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Ken Keller: Succeed with goals, plan

Brain Food For Business Owners

Posted: August 26, 2012 2:00 a.m.
Updated: August 26, 2012 2:00 a.m.
 

I woke up to the sound of my dad and my older brother Tom talking. It was a warm summer night in the summer of 1969. Tom had just graduated from high school and I was going to start in a few weeks.

My dad was verbally ticking off a list of each of his children, stating how many years each of us had left until we graduated from high school.

When you graduated from high school in 1943, you went into the service. Within months my dad was in the middle of the Pacific, and after VE Day, ended up in Japan, stopping along the way at Iwo Jima and Okinawa with thousands of other men who stormed those beaches, fighting for their lives.

I didn’t think that my dad had low expectations for his children; but going to college was not an option for him or his brothers when they got out of school. College wasn’t within his realm of possibilities and quite possibly he did not think it was within ours.

I had this flashback the other day when I was reading a book by Brian Tracy titled “Achieve Any Goal.” In it, Tracy references Mark McCormack’s book “What They Don’t Teach You at Harvard Business School.”

In 1979, the graduates of the Master of Business Administration program at Harvard were asked, “Have you set clear, written goals for your future and made plans to accomplish them?” The results were not surprising: 3 percent had written goals and plans, 13 percent had goals but they were not in writing, 84 percent had no specific goals at all, other than getting out of school.

That night in 1969, I set a goal to go to college and do whatever it took to graduate. And I did. My grades were good enough for graduate school. I had to work to pay room and board, tuition, books, clothes, a car and gas. I earned a bachelor of arts degree in four years, ready for a real job paying real money. Just a few years later I went back to school at night and earned my MBA.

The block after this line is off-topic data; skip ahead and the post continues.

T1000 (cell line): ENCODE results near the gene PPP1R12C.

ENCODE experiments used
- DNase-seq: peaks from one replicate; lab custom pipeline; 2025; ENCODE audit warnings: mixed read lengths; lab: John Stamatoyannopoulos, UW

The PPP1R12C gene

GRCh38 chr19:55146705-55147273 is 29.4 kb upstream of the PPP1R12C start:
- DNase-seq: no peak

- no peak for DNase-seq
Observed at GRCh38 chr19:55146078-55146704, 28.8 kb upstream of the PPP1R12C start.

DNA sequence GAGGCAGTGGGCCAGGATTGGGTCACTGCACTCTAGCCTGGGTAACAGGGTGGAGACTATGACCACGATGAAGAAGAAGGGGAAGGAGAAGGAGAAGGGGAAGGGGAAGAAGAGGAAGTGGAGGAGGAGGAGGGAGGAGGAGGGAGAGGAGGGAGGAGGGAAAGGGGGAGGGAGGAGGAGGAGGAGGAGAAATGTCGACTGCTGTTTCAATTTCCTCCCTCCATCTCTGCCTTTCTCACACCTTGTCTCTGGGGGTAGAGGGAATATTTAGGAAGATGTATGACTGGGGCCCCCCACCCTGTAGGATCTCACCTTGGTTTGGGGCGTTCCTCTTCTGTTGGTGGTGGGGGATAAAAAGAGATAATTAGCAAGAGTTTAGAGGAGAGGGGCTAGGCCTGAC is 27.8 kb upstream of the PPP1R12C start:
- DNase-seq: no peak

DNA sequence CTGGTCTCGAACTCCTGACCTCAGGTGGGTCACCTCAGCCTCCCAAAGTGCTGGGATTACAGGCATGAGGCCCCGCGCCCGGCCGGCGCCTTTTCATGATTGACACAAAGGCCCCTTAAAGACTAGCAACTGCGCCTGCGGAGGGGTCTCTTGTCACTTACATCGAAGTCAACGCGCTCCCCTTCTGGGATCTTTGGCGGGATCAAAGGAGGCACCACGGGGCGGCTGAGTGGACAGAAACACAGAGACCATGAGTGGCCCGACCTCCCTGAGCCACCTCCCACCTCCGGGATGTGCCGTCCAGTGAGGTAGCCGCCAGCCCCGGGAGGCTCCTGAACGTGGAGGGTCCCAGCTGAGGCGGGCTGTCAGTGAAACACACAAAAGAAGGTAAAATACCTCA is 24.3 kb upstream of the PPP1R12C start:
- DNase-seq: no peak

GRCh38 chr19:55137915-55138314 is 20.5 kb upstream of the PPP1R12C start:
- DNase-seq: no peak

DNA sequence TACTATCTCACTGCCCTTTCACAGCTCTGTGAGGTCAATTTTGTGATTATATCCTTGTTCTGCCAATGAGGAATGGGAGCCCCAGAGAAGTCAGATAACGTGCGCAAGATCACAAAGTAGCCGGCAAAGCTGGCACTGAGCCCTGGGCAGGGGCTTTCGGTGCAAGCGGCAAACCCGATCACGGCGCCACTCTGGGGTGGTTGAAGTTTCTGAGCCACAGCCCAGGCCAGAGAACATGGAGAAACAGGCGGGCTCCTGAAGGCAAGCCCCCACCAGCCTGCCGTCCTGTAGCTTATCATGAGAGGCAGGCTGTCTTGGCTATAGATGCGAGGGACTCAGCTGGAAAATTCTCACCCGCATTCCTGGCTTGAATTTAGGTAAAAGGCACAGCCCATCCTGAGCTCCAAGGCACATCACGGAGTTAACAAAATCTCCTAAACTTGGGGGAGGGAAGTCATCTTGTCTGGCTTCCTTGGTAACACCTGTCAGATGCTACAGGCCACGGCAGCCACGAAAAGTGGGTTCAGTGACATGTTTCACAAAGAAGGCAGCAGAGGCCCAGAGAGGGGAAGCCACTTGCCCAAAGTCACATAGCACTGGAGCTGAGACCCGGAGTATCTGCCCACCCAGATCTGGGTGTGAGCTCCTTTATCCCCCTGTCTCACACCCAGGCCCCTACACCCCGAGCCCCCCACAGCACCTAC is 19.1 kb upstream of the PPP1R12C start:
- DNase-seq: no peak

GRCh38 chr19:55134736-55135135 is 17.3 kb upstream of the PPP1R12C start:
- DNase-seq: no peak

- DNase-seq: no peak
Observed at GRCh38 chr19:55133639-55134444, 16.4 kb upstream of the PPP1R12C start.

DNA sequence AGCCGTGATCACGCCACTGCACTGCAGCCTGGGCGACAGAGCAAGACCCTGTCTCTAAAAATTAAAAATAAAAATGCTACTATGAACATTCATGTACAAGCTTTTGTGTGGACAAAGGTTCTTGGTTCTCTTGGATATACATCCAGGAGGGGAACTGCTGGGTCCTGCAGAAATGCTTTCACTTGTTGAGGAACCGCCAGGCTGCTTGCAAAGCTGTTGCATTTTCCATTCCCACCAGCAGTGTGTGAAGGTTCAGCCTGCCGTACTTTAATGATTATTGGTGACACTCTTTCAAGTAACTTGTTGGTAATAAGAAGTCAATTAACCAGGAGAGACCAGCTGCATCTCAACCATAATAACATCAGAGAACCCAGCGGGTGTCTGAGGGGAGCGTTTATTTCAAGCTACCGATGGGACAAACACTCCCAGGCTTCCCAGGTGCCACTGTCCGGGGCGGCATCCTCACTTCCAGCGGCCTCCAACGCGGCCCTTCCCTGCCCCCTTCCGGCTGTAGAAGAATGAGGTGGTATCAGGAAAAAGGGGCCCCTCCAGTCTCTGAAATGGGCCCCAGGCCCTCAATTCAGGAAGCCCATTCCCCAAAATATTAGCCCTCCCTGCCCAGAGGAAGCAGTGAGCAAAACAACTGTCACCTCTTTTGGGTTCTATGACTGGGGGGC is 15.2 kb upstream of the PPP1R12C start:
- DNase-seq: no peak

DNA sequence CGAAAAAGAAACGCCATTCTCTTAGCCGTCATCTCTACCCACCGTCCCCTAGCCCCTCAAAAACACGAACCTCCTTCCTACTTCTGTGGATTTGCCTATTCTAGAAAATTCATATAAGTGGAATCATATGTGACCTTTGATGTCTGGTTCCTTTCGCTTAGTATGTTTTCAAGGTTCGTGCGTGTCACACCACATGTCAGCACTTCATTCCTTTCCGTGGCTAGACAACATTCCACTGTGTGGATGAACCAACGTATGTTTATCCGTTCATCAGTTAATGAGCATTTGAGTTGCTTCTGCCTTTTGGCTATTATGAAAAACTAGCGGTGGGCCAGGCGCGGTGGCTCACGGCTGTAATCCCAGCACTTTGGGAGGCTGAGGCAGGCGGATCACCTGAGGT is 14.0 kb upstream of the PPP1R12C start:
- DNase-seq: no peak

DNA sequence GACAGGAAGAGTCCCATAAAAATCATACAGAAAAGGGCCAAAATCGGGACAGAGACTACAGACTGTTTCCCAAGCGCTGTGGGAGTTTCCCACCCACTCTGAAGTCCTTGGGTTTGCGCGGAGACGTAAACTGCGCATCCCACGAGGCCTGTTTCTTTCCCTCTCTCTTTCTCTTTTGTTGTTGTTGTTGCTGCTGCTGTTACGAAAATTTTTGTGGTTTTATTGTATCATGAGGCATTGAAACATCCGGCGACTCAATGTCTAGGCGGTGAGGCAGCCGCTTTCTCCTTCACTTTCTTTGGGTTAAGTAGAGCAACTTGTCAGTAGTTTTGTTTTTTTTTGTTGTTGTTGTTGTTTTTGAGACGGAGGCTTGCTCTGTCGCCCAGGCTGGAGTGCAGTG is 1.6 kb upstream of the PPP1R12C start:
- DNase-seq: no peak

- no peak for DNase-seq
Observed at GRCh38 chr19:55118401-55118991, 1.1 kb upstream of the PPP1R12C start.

There are important lessons from Tracy, McCormack and myself here.

Tracy didn’t graduate from high school but became very wealthy because he understood the importance of goal setting, creating a realistic plan of execution and the need for regular accountability. He started using these tools about age 25. He has since influenced millions of people.

McCormack’s publication of the Harvard study ties to the current political debate about asset ownership in America. Those 3 percent mentioned are probably all part of the notorious “One Percent” that people are railing about.

That these individuals were successful might well be because they were at Harvard but it is more likely that the goal setting and plan creation tools they used actually worked. These same tools are readily available to anyone. They work but only if used consistently.

As for myself, I confess to being in that 13 percent category. Could I be more successful if I put all of my goals in writing and had a plan to execute against? The answer is yes.

There is nothing holding you back from being more successful, except yourself. The same is true for me.

Ken Keller is CEO of STAR Business Consulting Inc., a company that works with companies interested in growing top line revenue. He can be reached at KenKeller@SBCglobal.net. Keller’s column reflects his own views and not necessarily those of The Signal.

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